In a digital world, optical transport networks are the critical links connecting communities and industries. As bandwidth, reach and latency demands increase, network owners must continue to expand and evolve their optical networks. Advances such as next-generation transponders and more capable ROADM technologies are indeed enabling optical networks to perform at levels unimagined ten years ago. Yet, the continuing advancement of high-speed optical transport networks comes at a time when the world is coming to grips with the unintended, but very real, consequences of manmade climate change.
While the ICT industry only accounts for an estimated 1.4% of global greenhouse gas emission, that impact may very well rise in the near future. A 2021 report by the International Energy Agency noted:
“Since data transmission networks generally have high fixed energy costs (even at low utilisation), the build-out of infrastructure to accommodate greater anticipated peak capacity could raise overall network energy use in the long run. Furthermore, emerging digital technologies such as blockchain, machine learning, 5G and virtual reality are also poised to raise demand for data services.”
Developing optical networks that can meet the growing needs of a data-driven world, while minimizing our environmental impact requires new, more innovative technologies designed to balance performance and enhanced sustainability. Recent technology developments are now making that possible.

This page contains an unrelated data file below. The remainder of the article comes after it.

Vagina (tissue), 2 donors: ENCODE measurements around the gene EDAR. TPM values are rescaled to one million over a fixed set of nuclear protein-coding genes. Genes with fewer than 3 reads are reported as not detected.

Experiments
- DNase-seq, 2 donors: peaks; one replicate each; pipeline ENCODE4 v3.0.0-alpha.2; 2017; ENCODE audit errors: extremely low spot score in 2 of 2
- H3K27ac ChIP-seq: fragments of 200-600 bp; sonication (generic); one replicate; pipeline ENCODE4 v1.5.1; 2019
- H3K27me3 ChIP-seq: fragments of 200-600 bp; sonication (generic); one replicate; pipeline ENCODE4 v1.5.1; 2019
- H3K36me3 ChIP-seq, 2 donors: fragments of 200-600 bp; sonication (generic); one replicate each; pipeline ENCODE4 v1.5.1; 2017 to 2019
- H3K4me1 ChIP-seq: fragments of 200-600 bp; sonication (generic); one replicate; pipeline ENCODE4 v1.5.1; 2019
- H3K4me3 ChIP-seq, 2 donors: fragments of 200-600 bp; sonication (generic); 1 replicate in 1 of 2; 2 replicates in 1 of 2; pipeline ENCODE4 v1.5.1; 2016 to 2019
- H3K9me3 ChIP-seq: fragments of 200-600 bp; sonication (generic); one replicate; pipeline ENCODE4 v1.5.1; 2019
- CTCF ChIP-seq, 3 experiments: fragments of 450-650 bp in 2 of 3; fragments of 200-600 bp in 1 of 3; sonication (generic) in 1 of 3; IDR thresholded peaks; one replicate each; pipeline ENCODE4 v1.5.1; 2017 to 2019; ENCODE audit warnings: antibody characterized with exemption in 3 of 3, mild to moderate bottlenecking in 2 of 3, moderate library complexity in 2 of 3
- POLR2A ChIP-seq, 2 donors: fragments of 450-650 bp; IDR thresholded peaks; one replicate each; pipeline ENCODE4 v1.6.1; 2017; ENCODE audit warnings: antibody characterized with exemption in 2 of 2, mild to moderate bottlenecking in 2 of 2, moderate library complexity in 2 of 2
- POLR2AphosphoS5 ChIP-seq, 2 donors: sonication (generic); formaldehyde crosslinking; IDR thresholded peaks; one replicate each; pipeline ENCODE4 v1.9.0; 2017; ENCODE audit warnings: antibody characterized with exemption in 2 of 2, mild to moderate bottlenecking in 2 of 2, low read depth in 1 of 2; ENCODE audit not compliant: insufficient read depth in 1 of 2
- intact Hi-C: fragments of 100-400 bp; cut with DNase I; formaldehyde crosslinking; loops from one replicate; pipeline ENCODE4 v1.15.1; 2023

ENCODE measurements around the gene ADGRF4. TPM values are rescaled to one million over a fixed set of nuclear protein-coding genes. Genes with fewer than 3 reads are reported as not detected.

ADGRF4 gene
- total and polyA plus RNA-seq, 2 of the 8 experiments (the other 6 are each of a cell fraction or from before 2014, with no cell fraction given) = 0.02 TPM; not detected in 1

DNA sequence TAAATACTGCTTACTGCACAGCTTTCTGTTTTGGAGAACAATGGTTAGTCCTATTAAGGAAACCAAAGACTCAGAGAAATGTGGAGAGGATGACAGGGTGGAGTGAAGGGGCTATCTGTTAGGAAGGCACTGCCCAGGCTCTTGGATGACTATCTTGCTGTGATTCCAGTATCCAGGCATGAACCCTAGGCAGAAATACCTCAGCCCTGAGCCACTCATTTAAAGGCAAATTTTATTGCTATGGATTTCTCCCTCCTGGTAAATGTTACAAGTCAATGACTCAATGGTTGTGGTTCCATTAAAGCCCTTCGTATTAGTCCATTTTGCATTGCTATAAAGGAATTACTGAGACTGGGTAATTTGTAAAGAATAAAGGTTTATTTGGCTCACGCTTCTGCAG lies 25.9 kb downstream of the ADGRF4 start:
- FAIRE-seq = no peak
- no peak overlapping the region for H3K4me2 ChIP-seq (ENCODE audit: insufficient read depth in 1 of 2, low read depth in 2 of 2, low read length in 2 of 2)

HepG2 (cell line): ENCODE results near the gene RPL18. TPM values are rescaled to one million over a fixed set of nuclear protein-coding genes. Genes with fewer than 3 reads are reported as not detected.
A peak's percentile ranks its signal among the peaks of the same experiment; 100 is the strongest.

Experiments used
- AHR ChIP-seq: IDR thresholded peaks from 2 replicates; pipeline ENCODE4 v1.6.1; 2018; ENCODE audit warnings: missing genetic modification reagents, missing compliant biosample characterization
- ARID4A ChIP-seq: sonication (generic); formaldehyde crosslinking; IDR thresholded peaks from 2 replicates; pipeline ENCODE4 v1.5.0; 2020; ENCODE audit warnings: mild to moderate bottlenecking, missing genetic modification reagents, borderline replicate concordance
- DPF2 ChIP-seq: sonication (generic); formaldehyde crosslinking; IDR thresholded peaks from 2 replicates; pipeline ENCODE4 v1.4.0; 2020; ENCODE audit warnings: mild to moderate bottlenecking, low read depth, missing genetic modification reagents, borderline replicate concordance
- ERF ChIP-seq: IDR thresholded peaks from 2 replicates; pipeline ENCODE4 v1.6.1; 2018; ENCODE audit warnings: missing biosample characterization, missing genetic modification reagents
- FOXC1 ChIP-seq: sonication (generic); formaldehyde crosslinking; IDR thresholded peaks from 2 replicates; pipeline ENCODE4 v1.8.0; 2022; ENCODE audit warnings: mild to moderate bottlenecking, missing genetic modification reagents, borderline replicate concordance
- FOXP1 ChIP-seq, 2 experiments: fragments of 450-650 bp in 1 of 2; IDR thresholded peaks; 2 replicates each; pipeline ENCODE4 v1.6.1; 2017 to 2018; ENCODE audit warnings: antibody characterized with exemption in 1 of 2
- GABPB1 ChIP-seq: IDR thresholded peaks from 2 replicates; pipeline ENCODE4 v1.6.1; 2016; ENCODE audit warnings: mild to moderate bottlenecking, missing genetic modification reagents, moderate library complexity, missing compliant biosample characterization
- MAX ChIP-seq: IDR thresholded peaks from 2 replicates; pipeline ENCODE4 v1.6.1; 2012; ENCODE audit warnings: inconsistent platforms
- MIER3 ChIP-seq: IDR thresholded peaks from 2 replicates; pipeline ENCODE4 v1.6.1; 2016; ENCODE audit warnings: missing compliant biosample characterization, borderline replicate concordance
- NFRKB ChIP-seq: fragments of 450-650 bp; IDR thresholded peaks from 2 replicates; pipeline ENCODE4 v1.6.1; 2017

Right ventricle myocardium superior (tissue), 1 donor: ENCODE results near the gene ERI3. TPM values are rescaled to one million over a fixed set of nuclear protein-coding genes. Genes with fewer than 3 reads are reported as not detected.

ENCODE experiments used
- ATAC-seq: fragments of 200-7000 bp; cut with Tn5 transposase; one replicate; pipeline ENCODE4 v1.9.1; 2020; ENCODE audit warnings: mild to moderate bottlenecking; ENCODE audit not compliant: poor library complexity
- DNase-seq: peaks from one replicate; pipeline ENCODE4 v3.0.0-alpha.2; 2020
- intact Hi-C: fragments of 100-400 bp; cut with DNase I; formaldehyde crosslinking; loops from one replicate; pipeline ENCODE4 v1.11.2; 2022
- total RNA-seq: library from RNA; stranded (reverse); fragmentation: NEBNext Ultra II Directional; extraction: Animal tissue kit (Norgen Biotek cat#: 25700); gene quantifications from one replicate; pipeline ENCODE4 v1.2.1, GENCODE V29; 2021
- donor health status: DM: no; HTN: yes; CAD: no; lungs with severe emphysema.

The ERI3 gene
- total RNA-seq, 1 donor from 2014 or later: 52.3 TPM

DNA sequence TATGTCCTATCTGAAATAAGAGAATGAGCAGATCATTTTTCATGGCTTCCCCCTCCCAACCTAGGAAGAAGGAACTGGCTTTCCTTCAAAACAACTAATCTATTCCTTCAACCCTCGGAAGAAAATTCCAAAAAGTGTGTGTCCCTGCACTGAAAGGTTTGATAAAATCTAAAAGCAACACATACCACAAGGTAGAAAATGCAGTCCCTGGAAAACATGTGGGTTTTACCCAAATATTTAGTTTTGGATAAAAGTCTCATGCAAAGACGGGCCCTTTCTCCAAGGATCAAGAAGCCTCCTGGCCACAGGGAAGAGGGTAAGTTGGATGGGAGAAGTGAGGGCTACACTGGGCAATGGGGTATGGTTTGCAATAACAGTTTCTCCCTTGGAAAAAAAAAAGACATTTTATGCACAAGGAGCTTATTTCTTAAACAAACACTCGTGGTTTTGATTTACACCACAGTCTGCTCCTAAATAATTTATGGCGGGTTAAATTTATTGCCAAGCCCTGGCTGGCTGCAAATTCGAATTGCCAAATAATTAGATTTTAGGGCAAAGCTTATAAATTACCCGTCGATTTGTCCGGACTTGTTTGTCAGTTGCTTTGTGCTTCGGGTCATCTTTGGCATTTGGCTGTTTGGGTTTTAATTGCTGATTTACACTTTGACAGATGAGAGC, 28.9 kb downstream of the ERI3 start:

Liquid Cooling Technology
Optical network speeds are steadily increasing while blade and server designs shrink. An unintended consequence is the increased thermal loading concentrated in ever-smaller boxes and cabinets. Managing this heat buildup has typically involved use of large air-cooling fans which consume a relatively large amount of energy. As processing speeds increase, more powerful and faster-spinning fans are needed to dissipate the heat. This, in turn, is driving energy requirements of cooling parts higher and decreasing their lifespan.
The introduction of liquid cooling systems provides energy savings on two fronts. First, the higher density DSP needed to operate at terabit rates will generate higher temperatures then previous versions in the same footprint. Liquid cooling provides far better heat transfer than pure air cooling, and thus maintains a lower operating temperature. Second, the energy consumed by the cooling system itself is lower for liquid cooling compared to air cooling.